Posted: 2/11/01

Cemetery Man (1994)
by Del Harvey

It's like Sam Raimi doing an impersonation of Dario Argento from a Charles Addams script.


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Most actors have some work experience from their past they regret. A nude scene, a bad indie film, a silly commercial, something that would make Harrison Ford seem something less than the man he is, or Michelle Pfeiffer not quite the untouchable beauty she is. If Cemetery Man is Rupert Everett's worst atrocity (before that silly flick he did with Madonna, anyway), then he's got nothing to be ashamed of.

An Italian horror film originally titled Dellamorte Dellamore, Cemetery Man is like Sam Raimi doing his best Dario Argento impersonation; the dark humor running throughout this film is Charles Addams at his most ghoulishly funny.

A slacker writer takes a job as the caretaker of the town cemetery, an opportunity requiring little work and offering lots of time. Of course, Everett is true to his slacker nature and cannot seem to bring himself to focus on his writing, especially when strange things seem to be going on at the cemetery. For instance, the dead just don't seem to want to stay dead. This little problem seems easily resolved by lodging a bullet or a knife in their head, or by beheading them with a shovel or similar sharp object.

Before long Everett and his dull-witted assistant Ghnagi (played by European rocker François Hadji-Lazaro) find themselves re-burying their charges on a nightly basis. This activity is increasing at an alarming rate, yet the two seem quite capable of existing on little or no sleep.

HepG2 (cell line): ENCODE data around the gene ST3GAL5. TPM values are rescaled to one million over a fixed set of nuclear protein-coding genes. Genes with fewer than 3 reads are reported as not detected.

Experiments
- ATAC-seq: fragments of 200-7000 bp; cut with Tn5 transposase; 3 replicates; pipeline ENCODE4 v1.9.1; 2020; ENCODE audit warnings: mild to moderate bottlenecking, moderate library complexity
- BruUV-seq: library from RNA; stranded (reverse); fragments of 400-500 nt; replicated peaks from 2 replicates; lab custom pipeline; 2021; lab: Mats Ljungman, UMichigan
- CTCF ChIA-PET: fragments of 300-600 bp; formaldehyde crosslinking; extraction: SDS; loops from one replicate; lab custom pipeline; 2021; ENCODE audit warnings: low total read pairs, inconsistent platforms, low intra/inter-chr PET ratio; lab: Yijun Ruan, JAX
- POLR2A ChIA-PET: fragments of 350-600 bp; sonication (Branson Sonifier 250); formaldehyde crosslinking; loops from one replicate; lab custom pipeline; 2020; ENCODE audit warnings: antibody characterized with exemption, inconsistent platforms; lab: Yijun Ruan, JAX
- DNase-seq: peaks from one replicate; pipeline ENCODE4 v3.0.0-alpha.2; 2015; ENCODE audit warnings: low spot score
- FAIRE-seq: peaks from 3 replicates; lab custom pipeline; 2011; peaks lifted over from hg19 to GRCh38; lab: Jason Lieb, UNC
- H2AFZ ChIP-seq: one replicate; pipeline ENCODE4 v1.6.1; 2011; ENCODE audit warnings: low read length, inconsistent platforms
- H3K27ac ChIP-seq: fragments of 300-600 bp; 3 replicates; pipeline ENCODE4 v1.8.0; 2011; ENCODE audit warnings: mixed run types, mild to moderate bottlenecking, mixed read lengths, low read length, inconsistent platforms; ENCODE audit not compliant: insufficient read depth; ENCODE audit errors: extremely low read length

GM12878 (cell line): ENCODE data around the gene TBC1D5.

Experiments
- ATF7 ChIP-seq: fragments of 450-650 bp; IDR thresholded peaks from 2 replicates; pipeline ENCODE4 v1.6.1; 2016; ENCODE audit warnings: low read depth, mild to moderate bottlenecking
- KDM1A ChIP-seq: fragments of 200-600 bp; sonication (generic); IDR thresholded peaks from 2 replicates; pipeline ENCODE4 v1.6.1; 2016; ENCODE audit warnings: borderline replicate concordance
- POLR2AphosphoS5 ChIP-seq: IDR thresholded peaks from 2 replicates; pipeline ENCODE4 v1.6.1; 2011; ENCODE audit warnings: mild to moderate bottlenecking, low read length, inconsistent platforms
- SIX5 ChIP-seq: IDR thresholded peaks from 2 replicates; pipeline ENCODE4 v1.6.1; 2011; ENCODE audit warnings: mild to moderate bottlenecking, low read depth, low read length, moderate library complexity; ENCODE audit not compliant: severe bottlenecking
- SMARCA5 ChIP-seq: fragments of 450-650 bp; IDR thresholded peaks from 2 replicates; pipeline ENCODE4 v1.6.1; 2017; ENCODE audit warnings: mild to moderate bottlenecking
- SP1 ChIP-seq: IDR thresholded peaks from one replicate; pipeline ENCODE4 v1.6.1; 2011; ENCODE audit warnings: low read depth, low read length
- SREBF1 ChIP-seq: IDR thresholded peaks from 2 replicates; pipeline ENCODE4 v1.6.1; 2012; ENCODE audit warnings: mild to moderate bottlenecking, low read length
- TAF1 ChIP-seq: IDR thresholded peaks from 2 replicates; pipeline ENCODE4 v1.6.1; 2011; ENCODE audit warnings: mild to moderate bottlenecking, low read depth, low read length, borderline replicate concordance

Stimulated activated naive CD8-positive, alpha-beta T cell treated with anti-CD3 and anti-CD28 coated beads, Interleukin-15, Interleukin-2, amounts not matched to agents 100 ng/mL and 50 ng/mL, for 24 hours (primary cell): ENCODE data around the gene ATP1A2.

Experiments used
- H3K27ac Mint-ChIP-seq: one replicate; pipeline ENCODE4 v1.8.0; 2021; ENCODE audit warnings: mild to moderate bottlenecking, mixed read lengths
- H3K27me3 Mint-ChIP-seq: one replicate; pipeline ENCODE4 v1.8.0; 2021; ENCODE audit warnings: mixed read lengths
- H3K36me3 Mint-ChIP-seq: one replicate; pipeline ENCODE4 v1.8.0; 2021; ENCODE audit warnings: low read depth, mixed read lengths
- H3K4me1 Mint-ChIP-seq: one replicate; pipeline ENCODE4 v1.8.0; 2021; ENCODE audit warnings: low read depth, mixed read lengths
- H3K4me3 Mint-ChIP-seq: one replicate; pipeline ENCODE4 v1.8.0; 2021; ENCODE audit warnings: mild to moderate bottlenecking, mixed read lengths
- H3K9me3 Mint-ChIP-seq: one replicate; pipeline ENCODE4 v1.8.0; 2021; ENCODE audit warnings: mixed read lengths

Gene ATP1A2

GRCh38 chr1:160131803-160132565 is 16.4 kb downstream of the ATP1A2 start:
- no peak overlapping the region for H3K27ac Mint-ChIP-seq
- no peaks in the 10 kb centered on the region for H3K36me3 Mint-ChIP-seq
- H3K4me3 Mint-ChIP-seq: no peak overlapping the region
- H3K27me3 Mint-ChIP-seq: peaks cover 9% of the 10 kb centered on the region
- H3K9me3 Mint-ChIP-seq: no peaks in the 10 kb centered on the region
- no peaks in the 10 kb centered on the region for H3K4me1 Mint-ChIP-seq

As if things were not already strange enough, a beautiful young woman in mourning appears at the cemetery (the breathtaking Anna Falchi). The mysterious girl easily captures Everett's attention and soon it's hot and lusty in the graveyard.

Not long after, the assistant has a surprise - he's fallen in love with the head of one of their charges. He keeps her in her own, personal shrine in his basement room. She appears quite alive and talkative and, like all the other zombies arising from their graves, has a desire for the flesh. Not to touch, but to eat.

This allegory takes on several other classic themes, with the psychological mystery revealed nicely by the final frame. Along the way there are plenty of oddly humorous and dark scenes to amuse most tastes. Cemetery Man is so absurd you cannot help laughing. Directed by Michele Soavi, a protégé of Italian psychological goremeister Dario Argento, Cemetery Man is a new classic of horror.

Way to go, Rupert!

Del Harvey, founder of FM, lives in Chicago. He is a veteran of The Directors Guild Of America, The Walt Disney Company, and Lucasfilm.

Got a problem? Email Del at filmmonthly@hotmail.com